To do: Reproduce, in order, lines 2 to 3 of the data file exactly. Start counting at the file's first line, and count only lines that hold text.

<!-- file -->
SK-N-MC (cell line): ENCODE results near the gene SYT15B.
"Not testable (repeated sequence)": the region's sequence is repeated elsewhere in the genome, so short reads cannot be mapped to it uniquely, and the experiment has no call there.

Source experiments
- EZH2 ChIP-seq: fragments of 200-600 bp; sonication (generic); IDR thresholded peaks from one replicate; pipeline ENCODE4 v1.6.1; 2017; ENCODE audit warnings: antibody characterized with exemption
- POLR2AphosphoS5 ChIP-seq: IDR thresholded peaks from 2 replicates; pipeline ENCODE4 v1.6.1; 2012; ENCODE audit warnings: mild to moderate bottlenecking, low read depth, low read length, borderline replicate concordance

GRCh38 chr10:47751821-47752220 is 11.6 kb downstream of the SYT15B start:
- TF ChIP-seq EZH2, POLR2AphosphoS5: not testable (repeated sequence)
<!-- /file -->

"Not testable (repeated sequence)": the region's sequence is repeated elsewhere in the genome, so short reads cannot be mapped to it uniquely, and the experiment has no call there.

Source experiments